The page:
Van Niekerk has run transformation clinics for hundreds of people on his farm, Rama Organica. Most of them have no idea that he made 52 appearances for South Africa and won the European Cup. It helps executives struggling with burnout and exhausted builders looking for relaxation. Every day, Van Niekerk wakes up to the sound of birds in the surrounding jungle and prepares heaps of fresh organic food for his customers. Her guests walk to the waterfalls and connect with each other. He wants them to have everything they need to recharge their body and mind. Ultimately, he wants them to leave the farm transformed into happier people.
The farm has few references to his previous career, apart from a small Springbok pennant that Van Niekerk keeps hidden in a drawer and a pair of old boots that he drags around in case anyone wants an impromptu match of touch rugby. He still loves the game, however, and sees parallels to the life he now leads in the jungle.
“We welcome people from all walks of life here and you have to find a way to connect with them. When I was captain of Toulon, I had all the colors, beliefs and cultures imaginable. Whether it was a South African, a Pacific Islander, an All Black or a Frenchman, I always had to find a way not only to lead them for a common cause but also to make them believe that they had to sacrifice their bodies for the club jersey. You have to ask them: how willing are you to put your body on the line for your brother? Now I’m working in a very different world, but I’m still working to get everyone pulling in one direction for a common goal.
Van Niekerk thinks a lot about processing. At the age of 15, at a boarding school in Johannesburg, he watched Nelson Mandela go to Ellis Park for the 1995 World Cup final to the rapturous cheers of a mostly Afrikaner crowd. He understood the power of sport to change hearts and minds in an often divided country.
He had the same thought when he sat down to watch chasing the sun, the documentary about South Africa’s victory at the 2019 World Cup. “The way Rassie [Erasmus] approaching transformation with this team was amazing to watch. I had goosebumps watching this documentary, not only watching the genius of Rassie and how he bound this collection of players into an unstoppable brotherhood, but also the captaincy of Siya Kolisi. This guy is a story. He came from absolutely nothing to lift the William Webb Willis trophy. If that doesn’t inspire you, what will?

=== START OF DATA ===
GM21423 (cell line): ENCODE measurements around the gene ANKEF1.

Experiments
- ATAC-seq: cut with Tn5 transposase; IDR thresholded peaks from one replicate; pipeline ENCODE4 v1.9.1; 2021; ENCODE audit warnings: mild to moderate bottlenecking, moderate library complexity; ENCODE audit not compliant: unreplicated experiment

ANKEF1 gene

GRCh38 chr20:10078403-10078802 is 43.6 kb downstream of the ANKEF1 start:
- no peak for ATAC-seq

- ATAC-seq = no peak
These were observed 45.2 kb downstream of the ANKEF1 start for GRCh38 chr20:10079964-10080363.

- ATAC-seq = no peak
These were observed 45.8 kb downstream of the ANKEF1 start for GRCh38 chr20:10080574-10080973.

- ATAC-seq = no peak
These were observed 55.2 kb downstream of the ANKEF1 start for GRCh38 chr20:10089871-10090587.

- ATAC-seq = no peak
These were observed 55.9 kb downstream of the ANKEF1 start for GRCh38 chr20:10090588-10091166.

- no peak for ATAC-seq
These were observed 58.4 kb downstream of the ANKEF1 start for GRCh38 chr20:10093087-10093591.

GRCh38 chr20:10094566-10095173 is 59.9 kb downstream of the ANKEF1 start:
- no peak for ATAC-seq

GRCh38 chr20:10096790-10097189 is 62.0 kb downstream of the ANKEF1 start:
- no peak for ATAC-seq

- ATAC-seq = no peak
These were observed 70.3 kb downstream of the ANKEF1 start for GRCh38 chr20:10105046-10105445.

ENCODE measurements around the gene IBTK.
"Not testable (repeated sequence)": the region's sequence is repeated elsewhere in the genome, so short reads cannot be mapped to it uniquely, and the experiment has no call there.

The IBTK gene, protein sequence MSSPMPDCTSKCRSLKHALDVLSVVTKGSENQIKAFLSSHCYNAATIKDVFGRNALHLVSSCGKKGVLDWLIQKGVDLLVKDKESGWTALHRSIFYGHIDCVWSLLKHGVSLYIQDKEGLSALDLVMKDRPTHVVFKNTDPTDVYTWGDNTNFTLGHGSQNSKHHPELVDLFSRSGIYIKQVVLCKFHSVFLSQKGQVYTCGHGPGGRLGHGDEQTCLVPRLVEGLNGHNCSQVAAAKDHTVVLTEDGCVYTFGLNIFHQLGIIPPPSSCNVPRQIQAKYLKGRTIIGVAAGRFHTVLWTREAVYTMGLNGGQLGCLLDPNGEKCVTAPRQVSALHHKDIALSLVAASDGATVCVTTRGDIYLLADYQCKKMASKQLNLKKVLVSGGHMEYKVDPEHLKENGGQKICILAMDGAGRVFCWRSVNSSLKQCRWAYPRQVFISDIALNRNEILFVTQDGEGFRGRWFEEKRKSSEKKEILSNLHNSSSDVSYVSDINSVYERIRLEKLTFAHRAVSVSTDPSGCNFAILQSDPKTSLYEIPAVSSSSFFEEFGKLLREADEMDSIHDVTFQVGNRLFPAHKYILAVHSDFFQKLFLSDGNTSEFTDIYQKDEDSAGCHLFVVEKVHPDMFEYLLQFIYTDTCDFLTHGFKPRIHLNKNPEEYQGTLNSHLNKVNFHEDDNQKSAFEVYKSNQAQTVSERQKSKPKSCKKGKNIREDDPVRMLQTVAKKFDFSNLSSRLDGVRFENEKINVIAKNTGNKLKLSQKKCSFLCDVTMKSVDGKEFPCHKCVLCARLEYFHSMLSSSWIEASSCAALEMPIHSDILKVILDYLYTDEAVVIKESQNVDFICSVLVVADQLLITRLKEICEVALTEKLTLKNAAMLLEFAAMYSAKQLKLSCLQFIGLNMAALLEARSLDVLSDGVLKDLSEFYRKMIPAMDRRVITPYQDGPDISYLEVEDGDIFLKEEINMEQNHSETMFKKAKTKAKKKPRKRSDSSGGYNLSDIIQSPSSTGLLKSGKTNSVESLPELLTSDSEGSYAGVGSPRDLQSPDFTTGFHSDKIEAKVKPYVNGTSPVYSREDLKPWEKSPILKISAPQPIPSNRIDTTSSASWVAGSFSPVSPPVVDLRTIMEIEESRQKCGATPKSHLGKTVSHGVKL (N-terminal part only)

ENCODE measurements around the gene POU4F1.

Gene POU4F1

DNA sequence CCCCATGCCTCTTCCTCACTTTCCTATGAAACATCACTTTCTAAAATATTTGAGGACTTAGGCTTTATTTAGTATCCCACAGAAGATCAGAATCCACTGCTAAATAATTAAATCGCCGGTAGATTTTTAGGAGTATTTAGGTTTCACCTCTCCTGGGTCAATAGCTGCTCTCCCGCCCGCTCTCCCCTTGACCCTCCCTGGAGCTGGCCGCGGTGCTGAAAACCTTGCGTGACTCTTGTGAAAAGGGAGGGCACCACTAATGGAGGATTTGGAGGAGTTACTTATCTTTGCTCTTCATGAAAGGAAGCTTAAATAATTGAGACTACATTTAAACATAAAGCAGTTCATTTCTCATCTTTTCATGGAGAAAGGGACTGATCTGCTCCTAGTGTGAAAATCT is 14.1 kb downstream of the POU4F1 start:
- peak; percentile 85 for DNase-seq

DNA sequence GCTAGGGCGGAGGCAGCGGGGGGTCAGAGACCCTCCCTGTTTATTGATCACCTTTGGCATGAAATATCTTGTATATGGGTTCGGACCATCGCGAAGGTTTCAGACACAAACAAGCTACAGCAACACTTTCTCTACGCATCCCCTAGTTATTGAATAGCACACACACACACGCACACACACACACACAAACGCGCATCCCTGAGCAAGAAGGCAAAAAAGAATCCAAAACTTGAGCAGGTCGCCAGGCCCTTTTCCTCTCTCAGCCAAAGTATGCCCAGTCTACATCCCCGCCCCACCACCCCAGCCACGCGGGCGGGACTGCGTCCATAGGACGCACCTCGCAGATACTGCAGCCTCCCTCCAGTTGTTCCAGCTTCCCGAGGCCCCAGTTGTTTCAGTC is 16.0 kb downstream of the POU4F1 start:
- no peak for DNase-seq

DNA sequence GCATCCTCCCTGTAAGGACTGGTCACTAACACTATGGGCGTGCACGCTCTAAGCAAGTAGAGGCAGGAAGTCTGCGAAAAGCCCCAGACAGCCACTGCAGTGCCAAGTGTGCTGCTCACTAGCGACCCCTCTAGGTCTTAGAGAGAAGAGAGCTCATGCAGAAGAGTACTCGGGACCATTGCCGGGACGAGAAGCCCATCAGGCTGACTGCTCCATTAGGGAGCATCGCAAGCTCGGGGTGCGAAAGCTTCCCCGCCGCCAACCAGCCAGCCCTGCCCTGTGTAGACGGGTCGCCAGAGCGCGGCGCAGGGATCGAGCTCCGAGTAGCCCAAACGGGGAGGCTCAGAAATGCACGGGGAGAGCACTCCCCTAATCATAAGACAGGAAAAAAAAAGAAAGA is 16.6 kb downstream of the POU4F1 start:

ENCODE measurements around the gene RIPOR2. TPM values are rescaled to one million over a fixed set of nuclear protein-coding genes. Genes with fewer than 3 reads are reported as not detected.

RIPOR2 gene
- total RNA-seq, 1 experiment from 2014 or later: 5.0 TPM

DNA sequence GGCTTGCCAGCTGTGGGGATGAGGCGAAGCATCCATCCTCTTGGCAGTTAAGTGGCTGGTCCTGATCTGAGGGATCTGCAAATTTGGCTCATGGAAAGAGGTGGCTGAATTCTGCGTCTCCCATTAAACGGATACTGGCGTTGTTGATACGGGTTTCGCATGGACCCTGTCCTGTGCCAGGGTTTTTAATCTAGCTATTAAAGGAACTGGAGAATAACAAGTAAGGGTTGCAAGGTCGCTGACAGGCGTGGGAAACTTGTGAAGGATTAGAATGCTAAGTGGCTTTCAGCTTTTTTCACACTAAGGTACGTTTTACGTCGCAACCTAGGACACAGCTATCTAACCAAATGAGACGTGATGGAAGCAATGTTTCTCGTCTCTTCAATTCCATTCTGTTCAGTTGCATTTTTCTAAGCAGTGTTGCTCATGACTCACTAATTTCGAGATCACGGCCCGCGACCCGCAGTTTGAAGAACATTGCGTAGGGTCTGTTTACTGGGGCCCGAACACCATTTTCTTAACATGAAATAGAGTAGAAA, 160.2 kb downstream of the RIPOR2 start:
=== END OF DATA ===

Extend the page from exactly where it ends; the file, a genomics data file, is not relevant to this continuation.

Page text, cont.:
After reflecting on his career, talking to teammates who faced tremendous mental challenges after their careers ended, and watching others thrive in their new lives, he came to believe that showing his vulnerability can become a superpower.
Van Niekerk recently spoke to Jonny Wilkinson and smiled broadly while discussing his former half. “Jonny was such a pleasure to be captain. Not only on what he did on the pitch, but more importantly on the example he set. He regularly spent two hours after training and, when the youngsters children see this, they realize this is what they need. We reconnected recently, and it’s just been a tremendous pleasure. It was very powerful to see where he is spiritually; he asks the deep questions. C He’s a very deep thinker and he’s gone on his own journey to find out who he is after rugby, and that’s such a treat to see.
Not long ago, Van Niekerk was driving near his farm when he saw a local man whose vehicle had broken down. He stopped to see if he could help him and the man just smiled, waved him on and shouted “pura vida” . Things go wrong in life but you have to keep smiling. In his search for meaning and healing after the long physical battles of his rugby career, Van Niekerk found life pure.
Jonathan Drennan is on Twitter and you can read his interviews here.